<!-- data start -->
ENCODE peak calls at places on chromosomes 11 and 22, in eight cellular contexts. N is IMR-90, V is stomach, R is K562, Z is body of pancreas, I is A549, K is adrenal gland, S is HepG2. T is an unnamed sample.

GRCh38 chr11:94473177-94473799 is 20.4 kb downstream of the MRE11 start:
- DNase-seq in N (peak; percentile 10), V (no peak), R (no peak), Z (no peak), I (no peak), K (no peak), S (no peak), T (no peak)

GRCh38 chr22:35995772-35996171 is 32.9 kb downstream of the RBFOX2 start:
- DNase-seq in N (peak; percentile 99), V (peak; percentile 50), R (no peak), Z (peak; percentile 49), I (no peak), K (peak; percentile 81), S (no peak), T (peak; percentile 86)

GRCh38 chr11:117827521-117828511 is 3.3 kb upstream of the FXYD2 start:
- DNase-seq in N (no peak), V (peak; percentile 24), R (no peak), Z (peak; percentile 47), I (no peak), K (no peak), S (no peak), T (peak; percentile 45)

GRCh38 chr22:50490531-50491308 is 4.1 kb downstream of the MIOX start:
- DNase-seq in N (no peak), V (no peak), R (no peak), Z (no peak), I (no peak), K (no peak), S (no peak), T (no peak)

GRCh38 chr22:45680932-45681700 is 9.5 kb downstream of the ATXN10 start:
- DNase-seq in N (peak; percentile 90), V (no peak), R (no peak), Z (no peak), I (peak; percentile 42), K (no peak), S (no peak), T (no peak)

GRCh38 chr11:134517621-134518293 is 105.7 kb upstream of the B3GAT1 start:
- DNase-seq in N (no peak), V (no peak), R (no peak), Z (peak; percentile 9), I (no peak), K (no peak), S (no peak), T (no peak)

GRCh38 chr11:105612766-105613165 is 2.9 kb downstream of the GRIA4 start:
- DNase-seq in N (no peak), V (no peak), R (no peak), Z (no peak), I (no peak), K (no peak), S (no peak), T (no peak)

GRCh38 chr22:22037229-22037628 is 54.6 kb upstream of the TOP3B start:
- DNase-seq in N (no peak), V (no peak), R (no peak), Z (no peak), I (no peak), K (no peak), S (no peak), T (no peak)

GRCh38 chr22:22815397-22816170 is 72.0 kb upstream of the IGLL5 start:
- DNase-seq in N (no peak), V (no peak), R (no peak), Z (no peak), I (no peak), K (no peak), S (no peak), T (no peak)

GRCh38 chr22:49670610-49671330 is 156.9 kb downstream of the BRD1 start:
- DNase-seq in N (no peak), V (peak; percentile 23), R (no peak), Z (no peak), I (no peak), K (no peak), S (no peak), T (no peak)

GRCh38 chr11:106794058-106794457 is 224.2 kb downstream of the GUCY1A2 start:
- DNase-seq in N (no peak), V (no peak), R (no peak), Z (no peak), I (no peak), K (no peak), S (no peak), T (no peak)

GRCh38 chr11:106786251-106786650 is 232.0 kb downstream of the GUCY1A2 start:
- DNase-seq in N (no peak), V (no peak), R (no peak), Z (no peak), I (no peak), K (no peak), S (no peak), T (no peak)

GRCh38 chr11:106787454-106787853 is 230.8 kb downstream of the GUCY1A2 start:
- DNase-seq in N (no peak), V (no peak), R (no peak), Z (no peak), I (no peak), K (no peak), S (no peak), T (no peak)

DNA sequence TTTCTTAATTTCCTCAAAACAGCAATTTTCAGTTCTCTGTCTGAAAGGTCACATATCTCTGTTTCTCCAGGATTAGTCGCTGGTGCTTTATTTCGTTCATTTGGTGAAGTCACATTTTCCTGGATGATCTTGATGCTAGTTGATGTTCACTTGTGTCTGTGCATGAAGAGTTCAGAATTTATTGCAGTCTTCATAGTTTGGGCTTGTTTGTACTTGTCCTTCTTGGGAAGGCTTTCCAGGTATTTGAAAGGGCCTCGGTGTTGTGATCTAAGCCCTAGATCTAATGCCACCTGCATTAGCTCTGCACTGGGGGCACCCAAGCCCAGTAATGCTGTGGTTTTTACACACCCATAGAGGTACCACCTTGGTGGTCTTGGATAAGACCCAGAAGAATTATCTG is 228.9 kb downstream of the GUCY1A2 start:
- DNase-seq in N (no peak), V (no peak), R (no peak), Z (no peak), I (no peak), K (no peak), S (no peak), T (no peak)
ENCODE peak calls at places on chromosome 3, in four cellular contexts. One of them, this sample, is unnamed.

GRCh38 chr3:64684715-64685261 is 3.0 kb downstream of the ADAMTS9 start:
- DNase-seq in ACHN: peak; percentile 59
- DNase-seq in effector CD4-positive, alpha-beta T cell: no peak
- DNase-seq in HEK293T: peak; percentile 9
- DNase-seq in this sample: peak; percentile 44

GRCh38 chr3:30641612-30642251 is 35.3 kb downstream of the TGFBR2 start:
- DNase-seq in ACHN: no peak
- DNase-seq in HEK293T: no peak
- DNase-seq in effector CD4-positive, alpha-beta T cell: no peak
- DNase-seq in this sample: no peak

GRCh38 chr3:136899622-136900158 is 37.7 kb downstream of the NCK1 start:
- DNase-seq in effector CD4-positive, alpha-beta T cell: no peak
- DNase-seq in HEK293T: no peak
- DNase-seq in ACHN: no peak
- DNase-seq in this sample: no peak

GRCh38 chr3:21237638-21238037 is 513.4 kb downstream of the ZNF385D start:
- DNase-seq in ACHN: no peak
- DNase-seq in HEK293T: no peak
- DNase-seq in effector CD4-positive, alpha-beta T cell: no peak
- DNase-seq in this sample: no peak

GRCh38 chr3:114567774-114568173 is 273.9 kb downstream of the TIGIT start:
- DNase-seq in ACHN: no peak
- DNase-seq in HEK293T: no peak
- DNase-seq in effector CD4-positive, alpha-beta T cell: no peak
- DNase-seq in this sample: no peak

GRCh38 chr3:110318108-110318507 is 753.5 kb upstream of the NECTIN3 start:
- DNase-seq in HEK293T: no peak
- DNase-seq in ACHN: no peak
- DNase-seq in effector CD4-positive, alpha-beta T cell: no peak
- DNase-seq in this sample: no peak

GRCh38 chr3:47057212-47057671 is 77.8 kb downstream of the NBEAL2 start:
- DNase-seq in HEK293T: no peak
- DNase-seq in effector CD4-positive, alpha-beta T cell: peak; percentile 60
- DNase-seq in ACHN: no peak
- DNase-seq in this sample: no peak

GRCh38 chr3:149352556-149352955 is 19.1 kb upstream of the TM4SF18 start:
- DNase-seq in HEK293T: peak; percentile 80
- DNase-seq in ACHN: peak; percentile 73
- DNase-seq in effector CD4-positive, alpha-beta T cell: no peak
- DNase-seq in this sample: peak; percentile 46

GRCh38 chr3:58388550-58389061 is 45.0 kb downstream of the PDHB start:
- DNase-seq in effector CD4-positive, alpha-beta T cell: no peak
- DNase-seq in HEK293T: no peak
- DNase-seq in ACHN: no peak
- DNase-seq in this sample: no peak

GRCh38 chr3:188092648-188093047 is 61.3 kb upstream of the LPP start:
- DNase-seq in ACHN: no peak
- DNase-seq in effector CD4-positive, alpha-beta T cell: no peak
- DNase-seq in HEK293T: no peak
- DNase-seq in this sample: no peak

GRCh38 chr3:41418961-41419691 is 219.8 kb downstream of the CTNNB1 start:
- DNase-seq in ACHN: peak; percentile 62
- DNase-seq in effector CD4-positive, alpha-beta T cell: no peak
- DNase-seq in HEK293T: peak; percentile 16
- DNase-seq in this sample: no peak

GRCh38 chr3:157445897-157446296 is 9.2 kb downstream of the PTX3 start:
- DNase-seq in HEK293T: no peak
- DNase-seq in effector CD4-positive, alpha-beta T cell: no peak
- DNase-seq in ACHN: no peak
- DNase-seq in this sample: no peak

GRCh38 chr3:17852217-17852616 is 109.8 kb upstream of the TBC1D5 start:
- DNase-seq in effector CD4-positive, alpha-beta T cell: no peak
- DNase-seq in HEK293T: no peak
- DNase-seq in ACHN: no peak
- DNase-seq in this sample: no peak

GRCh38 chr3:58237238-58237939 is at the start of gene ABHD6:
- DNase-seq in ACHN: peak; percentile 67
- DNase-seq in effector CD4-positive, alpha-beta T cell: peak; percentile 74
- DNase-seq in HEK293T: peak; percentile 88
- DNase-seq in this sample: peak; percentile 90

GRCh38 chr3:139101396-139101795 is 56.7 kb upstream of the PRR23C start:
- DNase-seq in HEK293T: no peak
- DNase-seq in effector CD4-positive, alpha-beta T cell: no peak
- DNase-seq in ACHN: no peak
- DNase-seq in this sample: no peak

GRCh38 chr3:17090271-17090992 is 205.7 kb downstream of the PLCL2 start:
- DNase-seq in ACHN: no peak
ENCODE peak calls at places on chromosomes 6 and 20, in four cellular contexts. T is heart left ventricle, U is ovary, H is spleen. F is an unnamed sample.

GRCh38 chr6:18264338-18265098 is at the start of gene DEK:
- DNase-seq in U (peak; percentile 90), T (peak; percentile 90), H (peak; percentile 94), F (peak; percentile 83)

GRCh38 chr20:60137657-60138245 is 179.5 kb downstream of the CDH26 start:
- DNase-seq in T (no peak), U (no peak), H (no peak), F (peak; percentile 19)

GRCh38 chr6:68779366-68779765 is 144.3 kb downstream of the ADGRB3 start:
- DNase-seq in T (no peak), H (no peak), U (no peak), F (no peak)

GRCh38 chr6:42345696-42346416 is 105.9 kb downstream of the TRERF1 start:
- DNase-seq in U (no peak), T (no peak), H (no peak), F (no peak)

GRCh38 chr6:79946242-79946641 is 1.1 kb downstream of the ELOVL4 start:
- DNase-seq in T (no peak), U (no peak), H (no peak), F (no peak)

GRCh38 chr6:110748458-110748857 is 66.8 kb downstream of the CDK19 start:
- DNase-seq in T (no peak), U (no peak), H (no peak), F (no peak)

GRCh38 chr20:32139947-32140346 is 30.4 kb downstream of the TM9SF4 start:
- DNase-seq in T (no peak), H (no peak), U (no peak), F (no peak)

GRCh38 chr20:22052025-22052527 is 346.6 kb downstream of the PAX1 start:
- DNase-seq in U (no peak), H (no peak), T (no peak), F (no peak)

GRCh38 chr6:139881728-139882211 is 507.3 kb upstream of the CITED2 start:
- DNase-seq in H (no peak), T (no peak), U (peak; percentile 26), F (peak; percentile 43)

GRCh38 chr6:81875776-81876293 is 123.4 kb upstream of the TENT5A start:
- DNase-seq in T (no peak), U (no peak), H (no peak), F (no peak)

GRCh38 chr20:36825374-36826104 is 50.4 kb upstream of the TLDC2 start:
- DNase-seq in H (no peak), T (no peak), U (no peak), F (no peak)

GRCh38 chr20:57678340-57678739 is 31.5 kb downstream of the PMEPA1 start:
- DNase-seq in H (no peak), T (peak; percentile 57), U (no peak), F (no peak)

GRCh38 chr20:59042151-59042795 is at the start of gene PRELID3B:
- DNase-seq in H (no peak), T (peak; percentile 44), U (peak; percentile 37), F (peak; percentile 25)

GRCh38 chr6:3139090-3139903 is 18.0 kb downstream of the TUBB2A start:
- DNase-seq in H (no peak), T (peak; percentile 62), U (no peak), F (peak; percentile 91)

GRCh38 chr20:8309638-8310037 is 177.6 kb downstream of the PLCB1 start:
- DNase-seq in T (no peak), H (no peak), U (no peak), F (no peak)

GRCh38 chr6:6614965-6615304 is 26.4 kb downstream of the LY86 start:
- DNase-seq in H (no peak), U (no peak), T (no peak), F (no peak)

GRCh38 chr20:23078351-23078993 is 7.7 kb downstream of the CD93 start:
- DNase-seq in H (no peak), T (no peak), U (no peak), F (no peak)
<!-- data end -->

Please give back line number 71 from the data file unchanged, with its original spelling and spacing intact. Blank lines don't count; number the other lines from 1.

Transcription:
GRCh38 chr3:58388550-58389061 is 45.0 kb downstream of the PDHB start: